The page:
Can I make him pay legal fees if he continues to take me back to court?

Posted By User, Uncategorized On October 3, 2017

When talking about divorce, there is almost nothing positive about the situation. We all hope that if we are going through that kind of thing that we’ll be able to do so as painlessly as possible. The fact of the matter is that usually, hurt feelings are going to get in the way at some point or another. We find that even if we agreed to separate amicably at first, there is suddenly a fight here and a fight there. The real problem is when these fights are more than just a war of words. The real, expensive problem is when these fights are being done in the courts.
Certainly, there is a time and a place when the courts can come in handy. A judge really can step into a situation where the two sides are simply not able to agree on how they should be handling a situation. Sometimes this is dividing up the marital assets. Other times it’s something even more high-stakes like child support and child visitation. The more high-stakes the issue is, the better chance there is going to be a need to involve the courts.
On occasion, someone might decide the only way to decide anything is to go back to court. Other times, there can be the decision that the mere threat of court is a good way to get the former spouse to settle to an agreement they might not ordinarily pay. Suddenly a wife might find herself being served with papers to head to court on an almost weekly basis. There comes a point in time when the question has to be asked whether the court is doing less to resolve the issues between the two parties and instead creating new issues.
A husband deciding that the best way to get his wife to agree to what he wants is by taking her to court over and over again is nothing new. It happens in cases for more often than you might think it does. This can be a costly process even when you aren’t factoring in things like lost time at work and the massive amounts of stress stepping into a courtroom can cause a person. The good news is that there is a recourse if you believe he really is taking you back to court, just to try and cause you harm and cause you stress.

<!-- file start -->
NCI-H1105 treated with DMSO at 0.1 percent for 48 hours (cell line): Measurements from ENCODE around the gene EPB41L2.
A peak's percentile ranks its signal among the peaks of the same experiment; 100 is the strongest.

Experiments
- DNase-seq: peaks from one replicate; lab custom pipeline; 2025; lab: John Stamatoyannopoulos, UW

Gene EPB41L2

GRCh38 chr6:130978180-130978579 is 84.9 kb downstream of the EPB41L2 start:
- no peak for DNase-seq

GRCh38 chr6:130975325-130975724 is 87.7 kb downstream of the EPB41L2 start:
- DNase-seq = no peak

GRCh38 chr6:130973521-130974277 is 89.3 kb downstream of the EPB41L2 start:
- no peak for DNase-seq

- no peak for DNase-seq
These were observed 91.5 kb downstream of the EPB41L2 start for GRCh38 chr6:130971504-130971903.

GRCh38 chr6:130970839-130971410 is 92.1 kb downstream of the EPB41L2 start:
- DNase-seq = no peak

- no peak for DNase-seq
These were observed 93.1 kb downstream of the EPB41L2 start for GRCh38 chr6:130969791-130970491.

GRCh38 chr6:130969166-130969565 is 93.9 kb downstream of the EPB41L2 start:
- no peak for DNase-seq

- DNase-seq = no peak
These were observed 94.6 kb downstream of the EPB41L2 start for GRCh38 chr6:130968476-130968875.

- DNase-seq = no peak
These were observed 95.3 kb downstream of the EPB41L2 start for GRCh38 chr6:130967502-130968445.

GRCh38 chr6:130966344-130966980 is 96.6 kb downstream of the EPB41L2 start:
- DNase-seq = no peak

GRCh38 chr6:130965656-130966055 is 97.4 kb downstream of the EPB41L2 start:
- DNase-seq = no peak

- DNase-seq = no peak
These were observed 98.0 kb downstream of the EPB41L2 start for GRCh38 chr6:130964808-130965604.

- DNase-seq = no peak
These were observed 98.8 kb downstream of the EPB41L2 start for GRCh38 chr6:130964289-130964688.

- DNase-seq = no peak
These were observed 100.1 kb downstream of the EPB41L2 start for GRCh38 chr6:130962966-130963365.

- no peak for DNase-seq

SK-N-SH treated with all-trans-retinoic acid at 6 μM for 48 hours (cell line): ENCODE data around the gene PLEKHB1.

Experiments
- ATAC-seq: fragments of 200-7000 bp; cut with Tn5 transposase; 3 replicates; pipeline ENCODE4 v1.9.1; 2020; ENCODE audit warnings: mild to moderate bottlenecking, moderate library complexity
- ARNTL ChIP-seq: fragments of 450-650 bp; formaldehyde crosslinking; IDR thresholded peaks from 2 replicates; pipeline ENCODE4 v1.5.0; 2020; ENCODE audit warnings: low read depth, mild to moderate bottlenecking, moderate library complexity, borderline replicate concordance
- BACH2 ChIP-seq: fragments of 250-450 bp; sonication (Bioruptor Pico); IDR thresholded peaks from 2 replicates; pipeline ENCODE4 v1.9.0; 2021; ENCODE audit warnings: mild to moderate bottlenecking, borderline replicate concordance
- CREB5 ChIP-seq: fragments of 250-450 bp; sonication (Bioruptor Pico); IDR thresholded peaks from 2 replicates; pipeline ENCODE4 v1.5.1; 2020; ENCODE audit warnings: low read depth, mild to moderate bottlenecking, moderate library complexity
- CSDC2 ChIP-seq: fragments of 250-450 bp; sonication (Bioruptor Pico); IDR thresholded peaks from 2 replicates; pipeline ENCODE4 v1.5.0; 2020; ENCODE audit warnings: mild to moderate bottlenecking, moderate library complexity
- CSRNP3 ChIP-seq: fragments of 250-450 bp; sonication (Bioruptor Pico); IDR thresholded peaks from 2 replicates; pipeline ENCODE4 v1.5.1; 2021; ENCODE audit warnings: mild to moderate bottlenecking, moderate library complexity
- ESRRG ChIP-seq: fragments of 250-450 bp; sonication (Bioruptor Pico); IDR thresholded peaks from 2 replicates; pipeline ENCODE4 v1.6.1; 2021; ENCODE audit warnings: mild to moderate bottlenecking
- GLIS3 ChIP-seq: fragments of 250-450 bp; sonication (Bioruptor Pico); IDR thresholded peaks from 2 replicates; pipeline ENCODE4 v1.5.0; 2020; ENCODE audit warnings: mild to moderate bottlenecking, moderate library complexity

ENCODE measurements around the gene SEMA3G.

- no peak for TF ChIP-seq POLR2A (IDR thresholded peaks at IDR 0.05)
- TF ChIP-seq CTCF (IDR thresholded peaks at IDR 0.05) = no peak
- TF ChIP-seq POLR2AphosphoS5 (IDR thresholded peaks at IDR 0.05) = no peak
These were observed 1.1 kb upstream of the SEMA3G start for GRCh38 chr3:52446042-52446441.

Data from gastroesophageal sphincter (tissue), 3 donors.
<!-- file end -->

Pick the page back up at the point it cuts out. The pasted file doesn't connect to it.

If the court believes he is being malicious, the judge may determine that he is a “Vexatious Litigant.” Once this ruling has been found, the judge will have to approve any additional filings before they can be served on you. Most lawsuits will have, somewhere in the filing, that the other person has to pay for the court fees that have been incurred. On very rare occasions, the judge might end up deciding that the filings have been very one-sided and that there did indeed appear to be more malicious intent than a desire to really come to a harmonious conclusion.
The bad news is that judges don’t tend to want to limit what someone can file in divorce and child supervision cases because they don’t want the appearance of limiting the rights of one person over another. A judge can order your ex to pay the fees if he keeps taking you back to court, but it’s usually in extraordinary circumstances.